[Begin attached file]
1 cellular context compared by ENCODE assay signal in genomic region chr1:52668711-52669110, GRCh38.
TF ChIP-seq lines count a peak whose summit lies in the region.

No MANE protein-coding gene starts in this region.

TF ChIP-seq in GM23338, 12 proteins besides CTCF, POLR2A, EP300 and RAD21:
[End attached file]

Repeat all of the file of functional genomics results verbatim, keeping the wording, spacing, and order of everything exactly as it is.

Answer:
1 cellular context compared by ENCODE assay signal in genomic region chr1:52668711-52669110, GRCh38.
TF ChIP-seq lines count a peak whose summit lies in the region.

No MANE protein-coding gene starts in this region.

TF ChIP-seq in GM23338, 12 proteins besides CTCF, POLR2A, EP300 and RAD21: